Example research essay topic: Maintaining Gender Roles In Contemporary Australian Society – 1,282 words

A distinction is sometimes made between gender and
sex, such that gender refers to socially
conditioned characteristics or typical behaviour,
and sex to the physical characteristics of men and
women. The definition of gender is sociological
concerns of sexual difference and human behaviours
or a set of classes, such as masculine, feminine
and neuter, which together include all nouns. The
discussion of how the differences of gender are
maintained in society today covers many different
areas, such as growing into gender roles, sources
of gender socialization, masculinity and
femininity and expectations that humans live with
daily. These will all be discussed and analysed in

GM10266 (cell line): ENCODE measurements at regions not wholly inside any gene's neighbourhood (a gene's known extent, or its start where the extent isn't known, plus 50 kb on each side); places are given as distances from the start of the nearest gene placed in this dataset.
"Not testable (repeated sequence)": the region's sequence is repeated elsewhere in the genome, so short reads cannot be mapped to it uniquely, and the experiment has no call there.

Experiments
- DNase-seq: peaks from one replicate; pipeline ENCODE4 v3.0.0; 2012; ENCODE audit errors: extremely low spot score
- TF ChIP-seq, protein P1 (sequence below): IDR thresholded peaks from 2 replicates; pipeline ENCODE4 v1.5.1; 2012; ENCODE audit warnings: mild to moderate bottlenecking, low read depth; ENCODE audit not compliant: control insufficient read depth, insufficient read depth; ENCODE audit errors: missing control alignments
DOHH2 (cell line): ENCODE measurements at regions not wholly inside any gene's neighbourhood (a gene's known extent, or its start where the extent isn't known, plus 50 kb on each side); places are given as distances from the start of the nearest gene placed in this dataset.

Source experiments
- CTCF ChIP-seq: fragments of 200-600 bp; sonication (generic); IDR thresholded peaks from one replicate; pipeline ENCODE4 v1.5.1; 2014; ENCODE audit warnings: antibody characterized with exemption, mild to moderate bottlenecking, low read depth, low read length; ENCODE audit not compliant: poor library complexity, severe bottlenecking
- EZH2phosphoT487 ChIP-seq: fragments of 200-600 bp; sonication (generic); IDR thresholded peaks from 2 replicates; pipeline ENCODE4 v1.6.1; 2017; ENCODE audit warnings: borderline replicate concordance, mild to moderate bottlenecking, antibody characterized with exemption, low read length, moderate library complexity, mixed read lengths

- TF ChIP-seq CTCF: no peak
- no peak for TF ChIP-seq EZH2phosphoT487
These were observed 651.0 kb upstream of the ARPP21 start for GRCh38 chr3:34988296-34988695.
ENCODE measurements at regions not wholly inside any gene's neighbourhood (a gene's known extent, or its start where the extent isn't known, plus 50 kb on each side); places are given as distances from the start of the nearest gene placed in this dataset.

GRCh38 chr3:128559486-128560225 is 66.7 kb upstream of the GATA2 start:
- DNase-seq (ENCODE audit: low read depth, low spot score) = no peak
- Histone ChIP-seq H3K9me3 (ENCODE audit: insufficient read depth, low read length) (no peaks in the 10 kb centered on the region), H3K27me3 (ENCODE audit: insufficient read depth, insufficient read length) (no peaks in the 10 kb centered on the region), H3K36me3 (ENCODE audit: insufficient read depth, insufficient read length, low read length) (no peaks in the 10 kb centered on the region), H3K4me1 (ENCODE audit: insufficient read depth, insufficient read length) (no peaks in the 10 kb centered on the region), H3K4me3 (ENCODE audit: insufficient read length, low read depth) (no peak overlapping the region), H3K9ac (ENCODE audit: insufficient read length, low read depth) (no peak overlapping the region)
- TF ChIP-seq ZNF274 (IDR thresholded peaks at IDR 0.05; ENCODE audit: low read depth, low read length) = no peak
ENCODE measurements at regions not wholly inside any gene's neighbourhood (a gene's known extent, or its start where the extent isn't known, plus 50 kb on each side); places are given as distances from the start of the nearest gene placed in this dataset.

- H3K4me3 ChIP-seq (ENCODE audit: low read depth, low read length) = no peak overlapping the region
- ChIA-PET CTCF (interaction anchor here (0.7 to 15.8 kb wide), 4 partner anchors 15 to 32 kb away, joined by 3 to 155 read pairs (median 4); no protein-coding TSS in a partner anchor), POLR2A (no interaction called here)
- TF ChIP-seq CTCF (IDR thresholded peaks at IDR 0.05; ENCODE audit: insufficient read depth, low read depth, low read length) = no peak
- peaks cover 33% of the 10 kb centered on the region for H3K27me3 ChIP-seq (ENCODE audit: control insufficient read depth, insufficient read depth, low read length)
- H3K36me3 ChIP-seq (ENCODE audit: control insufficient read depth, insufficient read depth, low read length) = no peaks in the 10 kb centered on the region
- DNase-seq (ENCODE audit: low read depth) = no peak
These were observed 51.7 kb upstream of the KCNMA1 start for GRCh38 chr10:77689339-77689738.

the following argument. We are born either male or
female. Depending on the sex that you are, your
parents, family and friends try and teach you
certain stereotypical ideals.

For instance, a
little girl may have a pink coloured nursery and
clothes. She may be given dolls and tea sets to
play with. Whereas a boy may have a blue nursery
and toys, and be given trucks and train sets to
play with. This is encouraging the child to have
feminine or masculine personal qualities,
depending on their sex. When these adults are
choosing gifts, it immediately comes to mind that
a doll for a baby boy is not an appropriate gift.
It has been shown that these actions by adults
have been taught to them by culture and their
surroundings as they themselves were growing up.
These children do not have the ability to choose
their own gender pathway, and therefore have to
rely on their parents to lead them in the correct
direction and trust their selection of gender
roles. Once a child has become old enough to be
able to choose for itself, they develop a more
individual personality and variance of gender.
Researchers have been debating whether or not
males who have been raised as females develop
features of masculinity once they reach puberty,